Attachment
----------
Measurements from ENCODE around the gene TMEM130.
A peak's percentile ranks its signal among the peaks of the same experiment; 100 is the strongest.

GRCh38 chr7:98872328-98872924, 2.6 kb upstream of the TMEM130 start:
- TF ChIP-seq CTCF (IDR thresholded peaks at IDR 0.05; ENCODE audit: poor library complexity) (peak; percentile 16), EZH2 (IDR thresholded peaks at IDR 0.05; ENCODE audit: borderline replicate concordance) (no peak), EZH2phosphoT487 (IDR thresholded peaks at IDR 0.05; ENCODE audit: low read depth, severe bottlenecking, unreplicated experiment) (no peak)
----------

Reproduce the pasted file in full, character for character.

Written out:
Measurements from ENCODE around the gene TMEM130.
A peak's percentile ranks its signal among the peaks of the same experiment; 100 is the strongest.

GRCh38 chr7:98872328-98872924, 2.6 kb upstream of the TMEM130 start:
- TF ChIP-seq CTCF (IDR thresholded peaks at IDR 0.05; ENCODE audit: poor library complexity) (peak; percentile 16), EZH2 (IDR thresholded peaks at IDR 0.05; ENCODE audit: borderline replicate concordance) (no peak), EZH2phosphoT487 (IDR thresholded peaks at IDR 0.05; ENCODE audit: low read depth, severe bottlenecking, unreplicated experiment) (no peak)